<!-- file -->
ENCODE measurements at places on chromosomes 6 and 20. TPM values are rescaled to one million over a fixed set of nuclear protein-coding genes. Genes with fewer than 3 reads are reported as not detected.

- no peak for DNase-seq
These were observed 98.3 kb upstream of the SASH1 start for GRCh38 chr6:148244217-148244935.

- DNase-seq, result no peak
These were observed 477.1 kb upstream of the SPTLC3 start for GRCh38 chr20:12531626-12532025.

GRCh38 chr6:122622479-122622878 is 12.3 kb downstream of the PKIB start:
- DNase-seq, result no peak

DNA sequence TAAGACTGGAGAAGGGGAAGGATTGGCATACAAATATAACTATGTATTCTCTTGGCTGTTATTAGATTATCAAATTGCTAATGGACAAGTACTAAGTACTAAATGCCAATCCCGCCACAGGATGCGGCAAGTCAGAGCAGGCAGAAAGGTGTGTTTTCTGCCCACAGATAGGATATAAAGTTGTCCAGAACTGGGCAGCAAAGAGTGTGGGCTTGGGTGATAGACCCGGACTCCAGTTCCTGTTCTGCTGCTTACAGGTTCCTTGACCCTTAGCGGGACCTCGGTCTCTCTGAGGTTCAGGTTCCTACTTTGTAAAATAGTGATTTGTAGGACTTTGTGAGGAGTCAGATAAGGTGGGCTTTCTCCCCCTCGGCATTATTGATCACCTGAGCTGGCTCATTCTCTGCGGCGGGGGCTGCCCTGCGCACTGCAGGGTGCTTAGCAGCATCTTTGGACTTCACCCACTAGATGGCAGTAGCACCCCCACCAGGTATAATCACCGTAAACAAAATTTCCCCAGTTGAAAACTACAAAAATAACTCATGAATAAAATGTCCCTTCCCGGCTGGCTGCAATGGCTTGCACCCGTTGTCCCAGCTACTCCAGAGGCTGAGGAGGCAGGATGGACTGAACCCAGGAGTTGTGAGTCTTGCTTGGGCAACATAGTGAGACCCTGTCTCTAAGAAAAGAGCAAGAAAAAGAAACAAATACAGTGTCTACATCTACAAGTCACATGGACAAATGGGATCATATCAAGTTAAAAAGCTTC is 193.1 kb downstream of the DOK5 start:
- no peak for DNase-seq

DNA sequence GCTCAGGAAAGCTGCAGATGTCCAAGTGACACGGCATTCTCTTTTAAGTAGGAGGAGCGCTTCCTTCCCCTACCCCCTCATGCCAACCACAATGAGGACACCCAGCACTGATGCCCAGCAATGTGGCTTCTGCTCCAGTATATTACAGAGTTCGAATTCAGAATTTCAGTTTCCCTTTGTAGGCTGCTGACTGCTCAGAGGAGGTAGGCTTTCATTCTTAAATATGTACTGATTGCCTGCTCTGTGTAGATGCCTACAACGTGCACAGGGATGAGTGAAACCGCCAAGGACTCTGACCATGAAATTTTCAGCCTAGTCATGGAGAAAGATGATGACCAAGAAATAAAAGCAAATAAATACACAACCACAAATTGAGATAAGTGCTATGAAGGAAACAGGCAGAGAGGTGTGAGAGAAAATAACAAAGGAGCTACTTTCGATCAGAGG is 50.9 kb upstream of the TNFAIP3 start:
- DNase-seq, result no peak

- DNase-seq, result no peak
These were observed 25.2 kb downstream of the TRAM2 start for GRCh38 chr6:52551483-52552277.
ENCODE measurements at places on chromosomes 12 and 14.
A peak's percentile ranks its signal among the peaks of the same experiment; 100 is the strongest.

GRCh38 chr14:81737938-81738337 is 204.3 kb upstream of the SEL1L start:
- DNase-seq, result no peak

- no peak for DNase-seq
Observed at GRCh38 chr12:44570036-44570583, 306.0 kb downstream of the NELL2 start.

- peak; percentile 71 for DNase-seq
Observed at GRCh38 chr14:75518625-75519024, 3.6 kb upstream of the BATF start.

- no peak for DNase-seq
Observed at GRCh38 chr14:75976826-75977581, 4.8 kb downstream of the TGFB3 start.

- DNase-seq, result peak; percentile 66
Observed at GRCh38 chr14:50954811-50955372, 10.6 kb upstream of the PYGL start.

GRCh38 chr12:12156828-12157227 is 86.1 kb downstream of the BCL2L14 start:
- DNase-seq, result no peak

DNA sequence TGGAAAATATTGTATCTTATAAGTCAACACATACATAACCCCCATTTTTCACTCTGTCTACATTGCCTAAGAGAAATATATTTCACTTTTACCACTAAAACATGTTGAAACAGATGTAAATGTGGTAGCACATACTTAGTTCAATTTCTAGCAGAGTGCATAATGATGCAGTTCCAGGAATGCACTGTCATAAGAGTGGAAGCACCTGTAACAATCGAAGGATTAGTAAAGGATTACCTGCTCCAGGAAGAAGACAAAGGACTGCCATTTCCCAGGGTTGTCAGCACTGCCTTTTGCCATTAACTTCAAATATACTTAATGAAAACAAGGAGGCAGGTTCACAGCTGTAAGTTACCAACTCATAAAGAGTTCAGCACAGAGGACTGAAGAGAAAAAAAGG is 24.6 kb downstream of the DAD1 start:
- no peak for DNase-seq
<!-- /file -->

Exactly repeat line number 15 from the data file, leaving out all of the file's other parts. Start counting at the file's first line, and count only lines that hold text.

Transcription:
A peak's percentile ranks its signal among the peaks of the same experiment; 100 is the strongest.